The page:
Child Labor and Forced Labor Reports

Ecuador

Bananas
Bananas
Child Labor Icon
Bricks
Bricks
Child Labor Icon
Flowers
Flowers
Child Labor Icon
Gold
Gold
Child Labor Icon
Ecuador
2018 Findings on the Worst Forms of Child Labor:

Significant Advancement

In 2018, Ecuador made a significant advancement in efforts to eliminate the worst forms of child labor. The National Assembly's Workers' Rights Committee presented legislation to reform Ecuador's Labor Code to strengthen provisions related to the eradication of child labor. The National Assembly also passed the Law to Prevent and Eradicate Violence against Women, which includes protections for girls and women who become victims of sexual exploitation. In addition, the Ministry of Economic and Social Inclusion signed agreements to strengthen child labor prevention efforts with local governments. The Ministry of the Interior also began drafting a new National Plan to Combat Trafficking in Persons and the Ministry of Labor began drafting a 2018–2021 update to the current National Plan to Eradicate Child Labor. However, children in Ecuador engage in the worst forms of child labor, including in commercial sexual exploitation, sometimes as a result of human trafficking. Children also perform dangerous tasks in agriculture. The labor inspectorate continues to lack sufficient resources.

Children in Ecuador engage in the worst forms of child labor, including in commercial sexual exploitation, sometimes as a result of human trafficking. Children also perform dangerous tasks in agriculture. (1,2) Table 1 provides key indicators on children’s work and education in Ecuador.


Table 1. Statistics on Children’s Work and Education

Children

Age

Percent

Working (% and population)

5 to 14

4.9 (168,530)

Working children by sector

5 to 14

 

Agriculture

 

82.3

Industry

 

3.2

Services

 

14.6

Attending School (%)

5 to 14

97.3

Combining Work and School (%)

7 to 14

5.6

Primary Completion Rate (%)

 

104.8

Source for primary completion rate: Data from 2016, published by UNESCO Institute for Statistics, 2019. (3)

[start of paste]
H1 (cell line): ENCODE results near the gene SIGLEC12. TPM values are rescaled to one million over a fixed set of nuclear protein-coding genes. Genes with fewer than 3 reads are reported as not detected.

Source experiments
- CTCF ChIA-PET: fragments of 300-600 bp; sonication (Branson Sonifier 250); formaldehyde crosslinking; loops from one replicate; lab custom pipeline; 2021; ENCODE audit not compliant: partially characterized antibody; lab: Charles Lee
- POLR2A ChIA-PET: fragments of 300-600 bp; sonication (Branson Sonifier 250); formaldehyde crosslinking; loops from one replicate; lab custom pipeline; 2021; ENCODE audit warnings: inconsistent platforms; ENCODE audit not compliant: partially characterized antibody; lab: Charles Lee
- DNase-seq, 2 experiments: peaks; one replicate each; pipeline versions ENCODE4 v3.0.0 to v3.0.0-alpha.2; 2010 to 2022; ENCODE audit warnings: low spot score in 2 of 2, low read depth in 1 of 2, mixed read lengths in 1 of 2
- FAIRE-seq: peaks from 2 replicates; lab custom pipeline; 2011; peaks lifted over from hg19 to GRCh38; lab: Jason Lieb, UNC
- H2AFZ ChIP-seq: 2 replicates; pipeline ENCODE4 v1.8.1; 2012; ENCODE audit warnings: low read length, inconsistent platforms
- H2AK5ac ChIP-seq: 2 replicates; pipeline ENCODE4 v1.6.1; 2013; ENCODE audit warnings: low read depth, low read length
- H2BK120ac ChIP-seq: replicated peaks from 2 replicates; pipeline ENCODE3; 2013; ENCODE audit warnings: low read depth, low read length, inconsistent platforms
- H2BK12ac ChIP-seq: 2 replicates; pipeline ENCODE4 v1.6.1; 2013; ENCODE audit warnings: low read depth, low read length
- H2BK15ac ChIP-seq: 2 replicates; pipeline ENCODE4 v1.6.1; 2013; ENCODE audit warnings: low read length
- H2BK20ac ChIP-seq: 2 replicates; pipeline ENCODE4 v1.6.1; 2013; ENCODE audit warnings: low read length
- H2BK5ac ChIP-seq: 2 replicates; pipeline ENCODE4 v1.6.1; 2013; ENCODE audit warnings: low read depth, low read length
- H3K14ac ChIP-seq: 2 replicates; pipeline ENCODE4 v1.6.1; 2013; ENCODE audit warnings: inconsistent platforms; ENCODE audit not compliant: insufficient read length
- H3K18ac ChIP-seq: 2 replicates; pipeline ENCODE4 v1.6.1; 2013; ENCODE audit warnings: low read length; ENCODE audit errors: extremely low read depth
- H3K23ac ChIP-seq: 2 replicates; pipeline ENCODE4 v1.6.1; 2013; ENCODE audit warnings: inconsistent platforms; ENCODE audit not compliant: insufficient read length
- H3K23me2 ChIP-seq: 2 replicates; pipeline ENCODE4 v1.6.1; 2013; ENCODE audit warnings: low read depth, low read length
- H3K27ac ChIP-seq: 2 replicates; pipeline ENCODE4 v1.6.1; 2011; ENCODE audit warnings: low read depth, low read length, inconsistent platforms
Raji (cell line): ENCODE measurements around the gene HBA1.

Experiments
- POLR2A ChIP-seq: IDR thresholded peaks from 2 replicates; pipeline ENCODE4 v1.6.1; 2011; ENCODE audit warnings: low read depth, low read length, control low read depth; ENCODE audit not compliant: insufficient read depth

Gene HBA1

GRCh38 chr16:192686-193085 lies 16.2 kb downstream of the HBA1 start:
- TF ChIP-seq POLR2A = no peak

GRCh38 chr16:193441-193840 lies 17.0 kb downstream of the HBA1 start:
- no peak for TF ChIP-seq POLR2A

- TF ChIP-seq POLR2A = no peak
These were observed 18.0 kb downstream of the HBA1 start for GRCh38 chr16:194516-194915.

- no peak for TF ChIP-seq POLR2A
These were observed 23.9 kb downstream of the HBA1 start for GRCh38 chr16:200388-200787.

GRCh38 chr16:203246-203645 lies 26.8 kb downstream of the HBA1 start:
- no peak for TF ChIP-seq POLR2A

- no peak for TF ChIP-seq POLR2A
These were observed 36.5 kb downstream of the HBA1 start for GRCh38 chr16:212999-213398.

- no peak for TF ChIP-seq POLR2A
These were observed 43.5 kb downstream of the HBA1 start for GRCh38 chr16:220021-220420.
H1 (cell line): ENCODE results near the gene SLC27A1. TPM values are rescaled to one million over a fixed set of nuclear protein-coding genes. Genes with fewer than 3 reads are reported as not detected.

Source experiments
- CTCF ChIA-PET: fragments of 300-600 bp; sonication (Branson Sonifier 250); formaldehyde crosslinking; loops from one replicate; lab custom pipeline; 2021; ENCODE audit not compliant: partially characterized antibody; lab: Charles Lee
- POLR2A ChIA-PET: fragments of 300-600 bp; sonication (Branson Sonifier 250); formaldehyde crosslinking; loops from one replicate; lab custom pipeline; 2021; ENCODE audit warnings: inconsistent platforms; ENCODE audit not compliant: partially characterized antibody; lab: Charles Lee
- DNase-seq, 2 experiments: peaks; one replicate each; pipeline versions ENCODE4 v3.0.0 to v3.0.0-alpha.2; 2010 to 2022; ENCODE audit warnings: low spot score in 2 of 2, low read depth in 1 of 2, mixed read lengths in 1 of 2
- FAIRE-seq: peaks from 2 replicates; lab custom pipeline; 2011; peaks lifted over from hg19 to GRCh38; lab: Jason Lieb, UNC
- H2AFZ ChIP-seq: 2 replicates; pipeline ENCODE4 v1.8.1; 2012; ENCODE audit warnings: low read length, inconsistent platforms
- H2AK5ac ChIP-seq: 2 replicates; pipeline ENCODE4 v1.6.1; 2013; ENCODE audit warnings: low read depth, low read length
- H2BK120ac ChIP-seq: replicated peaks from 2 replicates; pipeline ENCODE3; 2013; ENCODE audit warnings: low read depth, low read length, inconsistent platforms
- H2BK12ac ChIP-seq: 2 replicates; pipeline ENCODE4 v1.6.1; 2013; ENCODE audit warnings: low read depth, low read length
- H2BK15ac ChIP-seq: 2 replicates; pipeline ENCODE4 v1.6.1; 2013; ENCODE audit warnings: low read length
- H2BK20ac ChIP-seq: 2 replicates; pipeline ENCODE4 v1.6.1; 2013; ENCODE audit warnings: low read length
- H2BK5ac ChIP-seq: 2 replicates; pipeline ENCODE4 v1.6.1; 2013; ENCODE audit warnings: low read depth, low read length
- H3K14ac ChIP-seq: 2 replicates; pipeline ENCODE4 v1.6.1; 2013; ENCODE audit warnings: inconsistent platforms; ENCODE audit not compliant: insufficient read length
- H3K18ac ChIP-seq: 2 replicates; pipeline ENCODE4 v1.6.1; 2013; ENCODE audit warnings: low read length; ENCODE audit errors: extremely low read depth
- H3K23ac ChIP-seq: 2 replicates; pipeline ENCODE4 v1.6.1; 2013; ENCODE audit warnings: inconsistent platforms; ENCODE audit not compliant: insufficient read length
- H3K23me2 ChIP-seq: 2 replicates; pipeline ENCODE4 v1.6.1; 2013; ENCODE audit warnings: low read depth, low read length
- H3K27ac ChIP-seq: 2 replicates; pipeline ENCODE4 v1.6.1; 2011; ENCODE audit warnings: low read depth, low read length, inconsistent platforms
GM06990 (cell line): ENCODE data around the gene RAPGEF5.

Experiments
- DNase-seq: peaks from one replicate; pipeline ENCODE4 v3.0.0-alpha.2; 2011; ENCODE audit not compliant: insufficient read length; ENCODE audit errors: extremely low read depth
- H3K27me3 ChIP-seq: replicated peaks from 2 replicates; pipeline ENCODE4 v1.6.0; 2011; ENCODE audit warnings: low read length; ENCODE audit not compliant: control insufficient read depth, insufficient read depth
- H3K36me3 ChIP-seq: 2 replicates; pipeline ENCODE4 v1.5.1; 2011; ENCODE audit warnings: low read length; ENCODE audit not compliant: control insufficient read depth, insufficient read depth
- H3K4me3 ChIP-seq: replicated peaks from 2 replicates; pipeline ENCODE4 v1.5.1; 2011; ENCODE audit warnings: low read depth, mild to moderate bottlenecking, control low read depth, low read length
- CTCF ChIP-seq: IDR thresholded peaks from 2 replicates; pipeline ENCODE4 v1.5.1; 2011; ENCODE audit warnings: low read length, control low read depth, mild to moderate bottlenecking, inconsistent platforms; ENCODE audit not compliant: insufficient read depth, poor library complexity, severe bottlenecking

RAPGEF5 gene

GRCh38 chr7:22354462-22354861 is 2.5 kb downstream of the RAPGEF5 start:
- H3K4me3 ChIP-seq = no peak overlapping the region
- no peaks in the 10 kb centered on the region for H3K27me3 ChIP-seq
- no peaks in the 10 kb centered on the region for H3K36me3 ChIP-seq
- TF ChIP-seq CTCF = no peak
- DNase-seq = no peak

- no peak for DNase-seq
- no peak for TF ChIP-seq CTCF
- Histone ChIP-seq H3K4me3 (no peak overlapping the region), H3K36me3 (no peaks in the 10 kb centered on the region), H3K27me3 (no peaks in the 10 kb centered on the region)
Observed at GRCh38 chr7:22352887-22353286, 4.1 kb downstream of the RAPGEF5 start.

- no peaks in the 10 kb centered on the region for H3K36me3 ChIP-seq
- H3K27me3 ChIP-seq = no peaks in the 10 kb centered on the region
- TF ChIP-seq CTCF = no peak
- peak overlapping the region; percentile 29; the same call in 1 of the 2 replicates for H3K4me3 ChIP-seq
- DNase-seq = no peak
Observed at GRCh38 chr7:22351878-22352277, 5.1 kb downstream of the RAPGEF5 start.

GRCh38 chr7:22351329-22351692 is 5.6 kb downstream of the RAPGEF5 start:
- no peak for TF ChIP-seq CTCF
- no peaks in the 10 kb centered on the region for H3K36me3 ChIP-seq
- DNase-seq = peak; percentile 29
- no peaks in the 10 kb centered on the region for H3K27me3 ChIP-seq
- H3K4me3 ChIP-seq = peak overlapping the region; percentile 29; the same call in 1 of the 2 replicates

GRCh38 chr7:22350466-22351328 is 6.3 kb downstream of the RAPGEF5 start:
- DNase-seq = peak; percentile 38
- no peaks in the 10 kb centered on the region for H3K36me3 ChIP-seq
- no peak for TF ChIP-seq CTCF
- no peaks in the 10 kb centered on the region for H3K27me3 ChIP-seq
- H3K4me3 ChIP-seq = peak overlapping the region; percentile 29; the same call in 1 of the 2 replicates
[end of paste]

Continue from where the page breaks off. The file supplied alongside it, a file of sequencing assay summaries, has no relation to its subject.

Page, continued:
Source for all other data: International Labor Organization’s Analysis of Statistics from Encuesta Nacional de Empleo, Desempleo y Subempleo, 2016. (4)

Although the government conducted two surveys in 2017 that included some information on child labor, the government has not conducted a nationwide child labor survey since 2012. Both government and civil society agree that a lack of updated statistics hampers efforts in eradicating child labor. (2)

Based on a review of available information, Table 2 provides an overview of children's work by sector and activity.


Table 2. Overview of Children’s Work by Sector and Activity

Sector/Industry

Activity

Agriculture

Production of bananas,† palm oil,† and flowers,† including the use of chemical products and machetes (2,5-7)

Fishing† (2,5,6) 

Industry

Gold mining† and small-scale mining† (2)

Production of bricks† (2,8)

Construction,† including loading construction materials, mixing materials to make concrete, and brickwork (2,6,8)

Services

Domestic work† (2,5,9)

Street work, including begging, shoe shining, selling newspapers, and vending (2,5,10)

Categorical Worst Forms of Child Labor‡

Commercial sexual exploitation, sometimes as a result of human trafficking (2,10-12)

Use in illicit activities, including drug trafficking and robbery (2,12,13)

Recruitment of children by Colombian non-state armed groups for use in armed conflict (2,12,14)

Use in the production of pornography (2,12)

Forced labor in banana and palm plantations, floriculture, fishing, mining; and in domestic work, street vending, and begging, each sometimes as a result of human trafficking (2,12)

† Determined by national law or regulation as hazardous and, as such, relevant to Article 3(d) of ILO C. 182.
‡ Child labor understood as the worst forms of child labor per se under Article 3(a)–(c) of ILO C. 182.